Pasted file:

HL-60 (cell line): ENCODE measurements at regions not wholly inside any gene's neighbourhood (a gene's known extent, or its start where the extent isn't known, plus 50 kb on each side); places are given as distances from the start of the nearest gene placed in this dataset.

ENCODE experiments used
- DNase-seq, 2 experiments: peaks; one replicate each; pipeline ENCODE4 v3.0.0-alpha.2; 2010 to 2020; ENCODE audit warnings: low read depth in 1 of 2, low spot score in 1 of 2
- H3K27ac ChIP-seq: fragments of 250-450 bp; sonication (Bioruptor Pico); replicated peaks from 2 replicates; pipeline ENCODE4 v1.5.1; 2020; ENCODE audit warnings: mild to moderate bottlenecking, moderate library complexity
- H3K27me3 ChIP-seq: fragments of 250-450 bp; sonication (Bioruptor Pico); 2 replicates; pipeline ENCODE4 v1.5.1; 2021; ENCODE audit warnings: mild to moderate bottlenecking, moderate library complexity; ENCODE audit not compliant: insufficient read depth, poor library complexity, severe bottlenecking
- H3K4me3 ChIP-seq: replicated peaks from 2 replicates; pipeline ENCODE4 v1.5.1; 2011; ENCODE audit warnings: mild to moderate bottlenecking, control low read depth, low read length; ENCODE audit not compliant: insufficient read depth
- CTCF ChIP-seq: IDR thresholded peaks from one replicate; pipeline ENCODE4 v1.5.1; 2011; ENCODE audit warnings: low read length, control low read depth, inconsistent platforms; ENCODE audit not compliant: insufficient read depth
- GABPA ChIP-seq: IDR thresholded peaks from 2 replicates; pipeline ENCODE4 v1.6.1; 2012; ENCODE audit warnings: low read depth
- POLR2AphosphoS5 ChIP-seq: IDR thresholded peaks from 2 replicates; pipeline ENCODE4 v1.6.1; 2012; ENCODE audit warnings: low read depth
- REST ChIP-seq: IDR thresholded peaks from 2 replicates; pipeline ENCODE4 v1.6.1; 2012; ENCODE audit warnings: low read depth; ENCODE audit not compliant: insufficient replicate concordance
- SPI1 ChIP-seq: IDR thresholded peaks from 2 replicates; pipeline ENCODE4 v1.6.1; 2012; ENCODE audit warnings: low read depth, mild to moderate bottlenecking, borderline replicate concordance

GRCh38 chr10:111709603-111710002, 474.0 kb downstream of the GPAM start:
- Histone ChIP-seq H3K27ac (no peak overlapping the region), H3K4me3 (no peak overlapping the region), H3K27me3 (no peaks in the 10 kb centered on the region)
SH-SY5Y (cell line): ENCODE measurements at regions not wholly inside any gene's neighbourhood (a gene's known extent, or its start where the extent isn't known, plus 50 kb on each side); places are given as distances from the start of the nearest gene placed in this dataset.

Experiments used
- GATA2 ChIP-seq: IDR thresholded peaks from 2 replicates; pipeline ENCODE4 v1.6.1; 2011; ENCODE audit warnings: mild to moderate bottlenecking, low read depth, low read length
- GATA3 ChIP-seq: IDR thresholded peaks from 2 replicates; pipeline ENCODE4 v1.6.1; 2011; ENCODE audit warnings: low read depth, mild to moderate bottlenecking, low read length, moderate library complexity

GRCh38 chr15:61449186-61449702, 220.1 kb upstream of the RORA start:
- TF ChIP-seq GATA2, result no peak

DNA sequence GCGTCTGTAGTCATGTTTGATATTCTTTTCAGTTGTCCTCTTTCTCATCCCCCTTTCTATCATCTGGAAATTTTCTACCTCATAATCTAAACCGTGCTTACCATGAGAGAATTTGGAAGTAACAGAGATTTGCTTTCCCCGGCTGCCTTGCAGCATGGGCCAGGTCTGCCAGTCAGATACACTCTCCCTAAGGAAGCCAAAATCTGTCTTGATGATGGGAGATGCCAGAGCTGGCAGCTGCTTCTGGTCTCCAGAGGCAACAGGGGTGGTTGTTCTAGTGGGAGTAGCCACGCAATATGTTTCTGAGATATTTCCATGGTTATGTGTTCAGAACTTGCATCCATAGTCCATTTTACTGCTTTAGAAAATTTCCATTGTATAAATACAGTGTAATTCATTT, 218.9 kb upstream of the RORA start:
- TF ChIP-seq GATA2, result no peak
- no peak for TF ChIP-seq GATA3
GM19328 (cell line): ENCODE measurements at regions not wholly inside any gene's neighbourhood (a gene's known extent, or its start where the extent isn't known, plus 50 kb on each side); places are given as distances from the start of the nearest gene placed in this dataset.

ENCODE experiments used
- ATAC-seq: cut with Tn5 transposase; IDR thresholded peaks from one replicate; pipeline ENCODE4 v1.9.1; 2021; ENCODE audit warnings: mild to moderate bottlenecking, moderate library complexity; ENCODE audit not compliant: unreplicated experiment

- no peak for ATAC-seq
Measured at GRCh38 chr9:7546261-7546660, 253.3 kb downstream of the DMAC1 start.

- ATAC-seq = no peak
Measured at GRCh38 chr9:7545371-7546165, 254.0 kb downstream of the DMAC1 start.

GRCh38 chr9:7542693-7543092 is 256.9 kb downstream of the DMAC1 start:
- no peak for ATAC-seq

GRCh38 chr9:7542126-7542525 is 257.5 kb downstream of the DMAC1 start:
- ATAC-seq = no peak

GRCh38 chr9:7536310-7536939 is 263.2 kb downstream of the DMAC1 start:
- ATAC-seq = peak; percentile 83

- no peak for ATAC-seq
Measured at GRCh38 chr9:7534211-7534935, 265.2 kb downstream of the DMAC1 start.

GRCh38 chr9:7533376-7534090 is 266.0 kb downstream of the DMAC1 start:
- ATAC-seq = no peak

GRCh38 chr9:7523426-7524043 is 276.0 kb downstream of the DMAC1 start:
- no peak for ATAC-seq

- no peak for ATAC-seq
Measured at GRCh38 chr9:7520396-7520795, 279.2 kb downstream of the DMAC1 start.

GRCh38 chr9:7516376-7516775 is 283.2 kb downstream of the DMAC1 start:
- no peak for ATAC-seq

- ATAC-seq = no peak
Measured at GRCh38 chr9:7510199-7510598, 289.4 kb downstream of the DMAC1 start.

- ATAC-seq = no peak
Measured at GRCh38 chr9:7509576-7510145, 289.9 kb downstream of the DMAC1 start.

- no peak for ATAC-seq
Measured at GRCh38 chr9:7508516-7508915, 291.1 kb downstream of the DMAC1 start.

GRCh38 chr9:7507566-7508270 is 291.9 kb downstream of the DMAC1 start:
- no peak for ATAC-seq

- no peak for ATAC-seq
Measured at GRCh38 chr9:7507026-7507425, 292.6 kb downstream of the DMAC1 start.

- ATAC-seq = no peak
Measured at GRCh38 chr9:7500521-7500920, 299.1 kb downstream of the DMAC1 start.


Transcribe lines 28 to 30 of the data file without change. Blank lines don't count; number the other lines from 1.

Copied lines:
- ATAC-seq = no peak
Measured at GRCh38 chr9:7545371-7546165, 254.0 kb downstream of the DMAC1 start.

GRCh38 chr9:7542693-7543092 is 256.9 kb downstream of the DMAC1 start: